By Mallam Y Z Ya’u
As we are celebrating a child of the Northeast, it is not out of place to start the discussion with that region. We have spent close to 10 years fighting a war which we appear to be incapable of winning. In fact, things appear to be looking bleaker than three years ago. We have run from pillar to pillar to apportioning blames on the failure to win the war yet. What we have not brought to the table is the power of ideas. We are waging a war against an idea and only a counter idea can win the war.
The failure to successfully address the insurgency question in the Northeast is but a reflection of the general collapse of the Nigerian State. It is incapable of meeting its basic responsibilities to the citizens including providing security, education and healthcare. As it is, at home or on the streets, in school or the market, at work or resting, in places of worship or sites of leisure, Nigerians are not safe. The monopoly of the means of violence has been wrestled out of the state and bandits, terrorists and kidnappers have parceled out areas of control among themselves, away from government, threatening to make Nigeria the Somalia of the 21st Century.
Poverty and unemployment have become so normalized that we are not shocked by their prevalence or their manifestation. But their consequences do. These two evils have made the population desperate, despondent and hopeless. It is such hopelessness and despair that is driving the country along two dangerous paths. On the hand, many are increasingly recoiling to their cocoon of safety, and turning rabid ethnic and religious chauvinists, incapable of rising above that and thinking that salvation lies in one form or the other of ethnic cleansing. The other road is that taken by those who think that they have to get back their own pound of flesh from the society that they think has pushed them into the marginal spaces of criminality. These are the bandits, kidnappers, armed robbers, terrorists, etc.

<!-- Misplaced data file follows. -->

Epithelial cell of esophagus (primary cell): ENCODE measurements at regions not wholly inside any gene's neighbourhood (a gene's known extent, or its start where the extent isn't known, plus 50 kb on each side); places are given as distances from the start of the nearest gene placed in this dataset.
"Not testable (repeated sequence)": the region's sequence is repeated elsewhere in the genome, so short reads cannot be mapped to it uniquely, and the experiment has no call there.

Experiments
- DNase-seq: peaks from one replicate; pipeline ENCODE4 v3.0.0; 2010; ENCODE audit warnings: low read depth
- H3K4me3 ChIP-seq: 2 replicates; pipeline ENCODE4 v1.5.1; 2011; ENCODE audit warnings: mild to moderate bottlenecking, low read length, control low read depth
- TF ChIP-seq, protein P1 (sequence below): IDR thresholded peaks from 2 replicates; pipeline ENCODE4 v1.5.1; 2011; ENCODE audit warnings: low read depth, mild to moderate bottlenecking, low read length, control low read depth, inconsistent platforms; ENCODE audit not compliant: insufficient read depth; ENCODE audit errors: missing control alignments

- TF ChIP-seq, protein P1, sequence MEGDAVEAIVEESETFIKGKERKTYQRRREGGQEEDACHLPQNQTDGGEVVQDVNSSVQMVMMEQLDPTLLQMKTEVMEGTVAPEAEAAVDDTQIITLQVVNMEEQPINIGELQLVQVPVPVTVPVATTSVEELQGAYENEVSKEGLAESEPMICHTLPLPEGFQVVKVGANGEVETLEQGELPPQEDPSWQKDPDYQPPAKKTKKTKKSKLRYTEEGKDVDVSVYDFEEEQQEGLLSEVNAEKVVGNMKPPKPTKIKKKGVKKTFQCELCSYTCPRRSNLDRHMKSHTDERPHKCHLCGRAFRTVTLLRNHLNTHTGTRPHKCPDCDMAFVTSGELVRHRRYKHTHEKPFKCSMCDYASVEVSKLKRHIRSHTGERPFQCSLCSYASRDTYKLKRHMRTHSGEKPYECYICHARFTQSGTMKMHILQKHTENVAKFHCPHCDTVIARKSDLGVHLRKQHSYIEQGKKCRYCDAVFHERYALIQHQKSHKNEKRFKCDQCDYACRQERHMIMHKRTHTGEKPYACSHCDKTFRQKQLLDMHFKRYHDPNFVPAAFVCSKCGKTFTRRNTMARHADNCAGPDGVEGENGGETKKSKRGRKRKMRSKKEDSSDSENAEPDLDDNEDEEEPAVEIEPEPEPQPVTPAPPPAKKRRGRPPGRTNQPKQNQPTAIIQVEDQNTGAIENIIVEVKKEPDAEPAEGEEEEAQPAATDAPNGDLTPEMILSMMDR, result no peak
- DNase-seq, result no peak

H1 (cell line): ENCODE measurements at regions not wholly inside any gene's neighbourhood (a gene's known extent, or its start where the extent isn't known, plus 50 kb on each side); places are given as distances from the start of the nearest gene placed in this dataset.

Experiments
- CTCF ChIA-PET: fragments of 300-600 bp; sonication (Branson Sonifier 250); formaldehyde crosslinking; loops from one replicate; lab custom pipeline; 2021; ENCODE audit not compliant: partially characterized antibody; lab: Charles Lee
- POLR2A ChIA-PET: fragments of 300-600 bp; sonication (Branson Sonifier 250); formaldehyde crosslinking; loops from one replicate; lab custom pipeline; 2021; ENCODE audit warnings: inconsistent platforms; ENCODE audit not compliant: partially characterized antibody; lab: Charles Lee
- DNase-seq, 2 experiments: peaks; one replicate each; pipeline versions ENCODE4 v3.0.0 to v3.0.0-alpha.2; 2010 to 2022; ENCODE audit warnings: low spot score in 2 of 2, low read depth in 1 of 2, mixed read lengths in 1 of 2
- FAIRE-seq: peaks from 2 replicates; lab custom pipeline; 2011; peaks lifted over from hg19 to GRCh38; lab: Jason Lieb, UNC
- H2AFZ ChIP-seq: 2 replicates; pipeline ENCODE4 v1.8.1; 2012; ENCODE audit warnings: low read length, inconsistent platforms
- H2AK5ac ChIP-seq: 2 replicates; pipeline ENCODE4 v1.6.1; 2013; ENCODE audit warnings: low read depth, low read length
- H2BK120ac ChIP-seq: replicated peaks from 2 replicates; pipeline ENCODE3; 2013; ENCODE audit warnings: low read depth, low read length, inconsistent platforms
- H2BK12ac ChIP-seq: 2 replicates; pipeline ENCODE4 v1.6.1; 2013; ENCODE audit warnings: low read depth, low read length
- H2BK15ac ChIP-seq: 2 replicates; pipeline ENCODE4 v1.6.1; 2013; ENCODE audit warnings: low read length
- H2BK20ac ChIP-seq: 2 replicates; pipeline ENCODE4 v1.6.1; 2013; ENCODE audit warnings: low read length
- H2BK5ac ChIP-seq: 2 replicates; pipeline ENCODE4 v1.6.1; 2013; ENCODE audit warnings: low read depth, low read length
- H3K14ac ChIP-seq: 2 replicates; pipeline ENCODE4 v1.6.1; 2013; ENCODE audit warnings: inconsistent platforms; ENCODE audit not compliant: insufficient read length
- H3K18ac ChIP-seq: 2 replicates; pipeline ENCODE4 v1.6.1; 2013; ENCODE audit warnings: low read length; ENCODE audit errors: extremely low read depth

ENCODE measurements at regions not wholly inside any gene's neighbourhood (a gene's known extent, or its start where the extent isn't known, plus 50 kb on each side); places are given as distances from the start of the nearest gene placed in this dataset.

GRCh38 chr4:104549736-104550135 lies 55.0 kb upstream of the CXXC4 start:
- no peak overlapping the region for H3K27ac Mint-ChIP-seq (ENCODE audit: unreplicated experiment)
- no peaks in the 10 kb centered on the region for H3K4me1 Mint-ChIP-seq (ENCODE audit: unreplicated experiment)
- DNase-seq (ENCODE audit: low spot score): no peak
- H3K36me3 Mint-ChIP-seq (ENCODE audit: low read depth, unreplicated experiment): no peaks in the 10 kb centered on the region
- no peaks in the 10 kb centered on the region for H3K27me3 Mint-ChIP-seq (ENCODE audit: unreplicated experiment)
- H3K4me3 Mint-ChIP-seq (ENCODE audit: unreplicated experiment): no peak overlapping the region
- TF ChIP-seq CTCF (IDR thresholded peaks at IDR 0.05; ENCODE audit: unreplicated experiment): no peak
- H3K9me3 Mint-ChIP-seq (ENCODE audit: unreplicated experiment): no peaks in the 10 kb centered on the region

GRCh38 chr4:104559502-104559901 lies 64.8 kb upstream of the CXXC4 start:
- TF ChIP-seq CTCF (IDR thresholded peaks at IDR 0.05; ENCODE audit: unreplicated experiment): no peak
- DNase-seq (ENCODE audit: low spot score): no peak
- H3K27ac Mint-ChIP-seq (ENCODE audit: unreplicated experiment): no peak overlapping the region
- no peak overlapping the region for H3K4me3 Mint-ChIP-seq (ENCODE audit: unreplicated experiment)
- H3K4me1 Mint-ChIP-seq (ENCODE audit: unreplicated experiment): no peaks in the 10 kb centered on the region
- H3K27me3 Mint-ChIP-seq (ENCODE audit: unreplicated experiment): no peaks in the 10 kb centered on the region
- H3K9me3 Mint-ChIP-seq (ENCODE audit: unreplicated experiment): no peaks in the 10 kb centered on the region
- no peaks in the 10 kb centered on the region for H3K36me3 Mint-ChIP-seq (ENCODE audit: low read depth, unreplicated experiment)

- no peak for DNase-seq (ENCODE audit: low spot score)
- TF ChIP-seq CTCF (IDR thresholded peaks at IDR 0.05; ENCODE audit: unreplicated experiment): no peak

We are all here, united behind the idea that a just, better Nigeria as an alternative to the current Nigeria that has failed us, is possible. Our faith in this idea is what is keeping us hopeful in spite of swimming in the sea of pessimism.
The sort of people who have continued to bind and bond with Kole and share his ideas and activism as well as influencing his thoughts and action and are, in turn, influencing and shaping their own activism, are men and women, today old enough to be looking forward to retiring, who were fortunate to have had very good education that Nigeria could give them, allowing them to explore ideas as diverse as possible, coming to their own conclusions and united behind an agenda for the progressive transformation of Nigeria. They are where they are today not because they were born with silver spool in their mouth or gold lining in their jackets; not because their parents wielded power or influence; not because they have inherited stupendous wealth. On the contrary, they are where they are because of hard work, focus, determination, dedication and believe in their capacity to excel.